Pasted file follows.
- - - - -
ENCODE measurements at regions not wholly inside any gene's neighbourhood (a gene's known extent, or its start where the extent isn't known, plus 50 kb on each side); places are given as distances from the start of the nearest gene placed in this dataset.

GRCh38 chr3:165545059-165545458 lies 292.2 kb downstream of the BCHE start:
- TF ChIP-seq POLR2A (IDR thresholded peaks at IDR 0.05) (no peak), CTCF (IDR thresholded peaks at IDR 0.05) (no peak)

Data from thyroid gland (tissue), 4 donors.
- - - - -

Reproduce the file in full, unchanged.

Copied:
ENCODE measurements at regions not wholly inside any gene's neighbourhood (a gene's known extent, or its start where the extent isn't known, plus 50 kb on each side); places are given as distances from the start of the nearest gene placed in this dataset.

GRCh38 chr3:165545059-165545458 lies 292.2 kb downstream of the BCHE start:
- TF ChIP-seq POLR2A (IDR thresholded peaks at IDR 0.05) (no peak), CTCF (IDR thresholded peaks at IDR 0.05) (no peak)

Data from thyroid gland (tissue), 4 donors.